Yesterday I did a rare and dangerous thing: I turned on the oven. My girls were both home from college and work and I was baking some of those flaky butter-tasting biscuits I had no business baking. You know – the ones from the refrigerated section by the rolls of iced cinnamon rolls and sugar cookie rolls that I pretend aren’t there in the store?! Those!
I kept checking on the biscuits and they were getting rather done on the outside, but the insides were as raw as if I’d just put them in there. So my 22-year-old, who is an amazing chef/baker, says:
“Uhm…Mom, you have to push the Bake button.”
“I DID push the Bake button.”
“No you didn’t. You pushed Convection Bake. See the difference? Convection Bake heats up the air around the biscuits and they get done on the outside, but stay raw in the middle. The other Bake cooks them evenly from the inside out.”
I changed the Bake setting and finished cooking some amazingly buttery, flaky biscuits. Silly Mom. Baking is for kids.
I have started seeing a new counselor lately. It’s hard to find someone who really understands you, ya know? She really gets me.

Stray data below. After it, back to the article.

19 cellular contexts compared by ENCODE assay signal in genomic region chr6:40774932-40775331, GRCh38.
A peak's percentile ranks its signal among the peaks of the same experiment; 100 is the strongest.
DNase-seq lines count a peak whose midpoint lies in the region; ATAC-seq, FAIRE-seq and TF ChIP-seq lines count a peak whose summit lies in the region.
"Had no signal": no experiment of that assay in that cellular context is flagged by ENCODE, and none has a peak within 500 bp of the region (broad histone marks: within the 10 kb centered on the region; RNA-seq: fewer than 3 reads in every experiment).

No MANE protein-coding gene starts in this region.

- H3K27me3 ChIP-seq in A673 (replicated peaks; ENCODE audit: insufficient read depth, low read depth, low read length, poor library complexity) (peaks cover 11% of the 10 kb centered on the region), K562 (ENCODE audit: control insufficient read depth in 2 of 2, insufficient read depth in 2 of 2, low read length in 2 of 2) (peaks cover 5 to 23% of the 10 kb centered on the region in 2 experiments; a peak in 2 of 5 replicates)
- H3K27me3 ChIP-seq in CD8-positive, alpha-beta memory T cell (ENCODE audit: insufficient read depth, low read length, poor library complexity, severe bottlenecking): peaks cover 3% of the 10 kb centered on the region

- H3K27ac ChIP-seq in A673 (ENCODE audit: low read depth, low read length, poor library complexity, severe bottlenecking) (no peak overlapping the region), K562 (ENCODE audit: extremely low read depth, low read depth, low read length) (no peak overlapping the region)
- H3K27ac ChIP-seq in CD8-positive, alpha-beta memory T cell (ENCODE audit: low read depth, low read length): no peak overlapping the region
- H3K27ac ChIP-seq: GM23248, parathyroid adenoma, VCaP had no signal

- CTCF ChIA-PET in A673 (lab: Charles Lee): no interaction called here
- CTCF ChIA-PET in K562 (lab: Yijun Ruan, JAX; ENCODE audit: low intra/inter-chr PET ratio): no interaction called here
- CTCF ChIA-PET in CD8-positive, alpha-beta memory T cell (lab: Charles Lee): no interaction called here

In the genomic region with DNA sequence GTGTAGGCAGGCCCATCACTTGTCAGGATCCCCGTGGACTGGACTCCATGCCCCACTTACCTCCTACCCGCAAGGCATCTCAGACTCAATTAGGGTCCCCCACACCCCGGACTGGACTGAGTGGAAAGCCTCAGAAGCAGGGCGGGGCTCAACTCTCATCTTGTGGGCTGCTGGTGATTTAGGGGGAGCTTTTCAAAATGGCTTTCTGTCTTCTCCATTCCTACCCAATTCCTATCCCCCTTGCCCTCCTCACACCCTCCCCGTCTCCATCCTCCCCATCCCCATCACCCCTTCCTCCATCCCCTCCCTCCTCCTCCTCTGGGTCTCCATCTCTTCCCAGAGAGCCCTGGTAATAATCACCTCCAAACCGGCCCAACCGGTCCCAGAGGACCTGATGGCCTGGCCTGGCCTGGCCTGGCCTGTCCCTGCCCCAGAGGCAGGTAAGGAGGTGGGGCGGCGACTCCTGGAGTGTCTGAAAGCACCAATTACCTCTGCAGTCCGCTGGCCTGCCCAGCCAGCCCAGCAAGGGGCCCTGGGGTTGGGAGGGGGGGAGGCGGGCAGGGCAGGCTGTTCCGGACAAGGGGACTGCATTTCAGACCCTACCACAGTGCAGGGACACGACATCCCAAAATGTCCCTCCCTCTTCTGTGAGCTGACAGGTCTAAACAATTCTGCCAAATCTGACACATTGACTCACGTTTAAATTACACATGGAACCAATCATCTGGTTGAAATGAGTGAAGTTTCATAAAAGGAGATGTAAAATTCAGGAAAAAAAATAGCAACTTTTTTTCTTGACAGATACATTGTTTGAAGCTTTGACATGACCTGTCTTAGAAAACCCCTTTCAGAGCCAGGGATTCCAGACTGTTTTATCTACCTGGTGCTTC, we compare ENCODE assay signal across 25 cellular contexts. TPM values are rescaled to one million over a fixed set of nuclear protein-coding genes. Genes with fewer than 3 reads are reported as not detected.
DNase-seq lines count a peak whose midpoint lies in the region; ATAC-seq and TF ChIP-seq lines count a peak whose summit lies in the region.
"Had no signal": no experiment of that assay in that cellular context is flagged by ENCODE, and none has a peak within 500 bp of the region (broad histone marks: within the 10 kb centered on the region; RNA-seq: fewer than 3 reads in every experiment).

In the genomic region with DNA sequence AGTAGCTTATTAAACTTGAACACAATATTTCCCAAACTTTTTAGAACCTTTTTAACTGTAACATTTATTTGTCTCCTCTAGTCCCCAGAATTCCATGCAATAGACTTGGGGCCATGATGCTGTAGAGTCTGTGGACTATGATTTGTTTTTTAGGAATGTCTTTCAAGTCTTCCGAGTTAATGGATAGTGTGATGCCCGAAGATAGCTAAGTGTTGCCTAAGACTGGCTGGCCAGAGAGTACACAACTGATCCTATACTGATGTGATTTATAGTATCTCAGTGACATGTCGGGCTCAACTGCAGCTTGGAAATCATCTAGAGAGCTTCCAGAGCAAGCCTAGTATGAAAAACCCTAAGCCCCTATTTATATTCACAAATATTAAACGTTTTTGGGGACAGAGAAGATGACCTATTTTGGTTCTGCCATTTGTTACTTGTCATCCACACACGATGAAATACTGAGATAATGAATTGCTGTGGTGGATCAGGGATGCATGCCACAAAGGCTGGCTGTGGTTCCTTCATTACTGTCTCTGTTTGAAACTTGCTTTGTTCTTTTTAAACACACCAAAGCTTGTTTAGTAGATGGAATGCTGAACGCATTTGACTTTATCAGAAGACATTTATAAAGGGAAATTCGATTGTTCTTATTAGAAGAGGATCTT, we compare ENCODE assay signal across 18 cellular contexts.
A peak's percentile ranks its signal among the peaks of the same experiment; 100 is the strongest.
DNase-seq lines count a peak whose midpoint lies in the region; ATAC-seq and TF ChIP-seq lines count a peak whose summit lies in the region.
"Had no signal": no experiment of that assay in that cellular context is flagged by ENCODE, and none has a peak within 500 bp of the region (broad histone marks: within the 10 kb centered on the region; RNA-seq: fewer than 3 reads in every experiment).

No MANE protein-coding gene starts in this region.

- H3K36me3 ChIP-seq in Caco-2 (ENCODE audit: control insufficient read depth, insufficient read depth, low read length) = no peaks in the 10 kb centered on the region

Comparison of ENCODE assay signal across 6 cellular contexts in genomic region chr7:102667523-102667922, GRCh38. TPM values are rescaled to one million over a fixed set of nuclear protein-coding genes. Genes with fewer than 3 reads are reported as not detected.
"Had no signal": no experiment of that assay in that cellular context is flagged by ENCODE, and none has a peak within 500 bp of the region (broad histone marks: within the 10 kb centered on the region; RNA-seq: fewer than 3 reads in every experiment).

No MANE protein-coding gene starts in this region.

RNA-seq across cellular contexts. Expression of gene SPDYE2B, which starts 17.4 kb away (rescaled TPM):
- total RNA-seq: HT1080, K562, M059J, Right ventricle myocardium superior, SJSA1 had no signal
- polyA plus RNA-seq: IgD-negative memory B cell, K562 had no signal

So yesterday afternoon we’re mid-counseling-session, going over some issue or another and she says something about how we spend a lot of time protecting ourselves from the outside – looking good, smiling, having the right cars and clothes and “toys,” – but we are raw and hurting on the inside.
We also discussed how people get so angry and bark, bark, bark at others for this or that or the other so that they look rugged and tough on the outside, all the while they are completely raw and hurting (and probably angry with something they’ve done themselves) on the inside.
I paused, then smiled.
“Like the biscuits.” I said out loud before I could stop myself. Then I told her the story.
I realized I am going to need to change my environment and slow down so that I am not “done” on the outside, yet raw on the inside.
After all, who wants a half-baked anything?